The purpose of this paper is to present a model to assist school leaders in managing the professional development activities of teachers. The model illustrates the important role of principals in promoting continuing professional development (CPD), chiefly by cultivating a collaborative learning culture and formulating policy.

Design/methodology/approach

This study tested a framework based on the input of 103 CPD coordinators in Hong Kong, who participated in a quasi-experimental design questionnaire survey. Factor analysis and reliability tests were applied to verify the constructed validity and reliability of a self-developed instrument. A Structural Equation Model (SEM) was then applied to confirm the model.

Findings

The result of the SEM shows that principal support has a predictive effect on CPD policy and a collaborative learning culture, while the effectiveness of a CPD plan is predicted by collaborative culture and management strategy.

Originality/value

This study contributes theoretically to existing literature and practically to school leaders, by supplying a model for managing teacher CPD.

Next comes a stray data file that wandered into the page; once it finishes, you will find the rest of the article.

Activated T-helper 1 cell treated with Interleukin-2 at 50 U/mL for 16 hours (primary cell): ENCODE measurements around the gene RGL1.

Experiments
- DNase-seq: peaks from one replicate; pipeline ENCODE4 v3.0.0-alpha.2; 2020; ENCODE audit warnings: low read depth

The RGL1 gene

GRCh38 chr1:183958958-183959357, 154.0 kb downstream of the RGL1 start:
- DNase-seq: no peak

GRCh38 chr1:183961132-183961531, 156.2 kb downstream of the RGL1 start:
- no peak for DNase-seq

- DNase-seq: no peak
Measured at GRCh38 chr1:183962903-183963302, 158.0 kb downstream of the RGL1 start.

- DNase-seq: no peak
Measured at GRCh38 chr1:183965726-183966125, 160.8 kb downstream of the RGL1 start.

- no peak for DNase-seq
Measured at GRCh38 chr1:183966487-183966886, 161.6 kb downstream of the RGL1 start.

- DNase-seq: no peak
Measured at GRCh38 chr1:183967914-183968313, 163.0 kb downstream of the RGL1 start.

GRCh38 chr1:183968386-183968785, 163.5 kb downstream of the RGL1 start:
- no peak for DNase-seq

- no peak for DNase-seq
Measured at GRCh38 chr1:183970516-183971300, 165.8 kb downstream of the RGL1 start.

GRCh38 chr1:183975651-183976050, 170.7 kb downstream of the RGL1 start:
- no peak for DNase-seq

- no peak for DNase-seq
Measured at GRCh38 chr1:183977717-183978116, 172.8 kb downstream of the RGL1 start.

Details

International Journal of Educational Management, vol. 31 no. 4
Type: Research Article
ISSN: 0951-354X

Keywords

Article
Publication date: 15 July 2022

Julie Lysberg

The purpose of this study is to gain insight into and understand the authentic lived experience of the processes of collaborative inquiry in teamwork from the perspective…

Abstract

Purpose

The purpose of this study is to gain insight into and understand the authentic lived experience of the processes of collaborative inquiry in teamwork from the perspective of teachers.

Design/methodology/approach

Data comprises stimulated recall interviews and semi-structured interviews. Seventeen teachers from four different teams in four schools form the empirical basis.

Findings

The analysis reveals that a shared focus on students’ learning in teachers’ processes of collaborative inquiry results in awareness and increased knowledge of what constitutes students’ learning. Thus, teachers are potentially becoming better equipped to facilitate students’ learning by offering them a richer set of learning opportunities. Findings confirm the key role of critical reflection through bringing teachers’ assumptions about teaching and learning to the surface, available for common exploration. When exploring problems of practice and sharing ideas and suggestions for possible solutions, teacher teams operate in a collective zone of proximal development.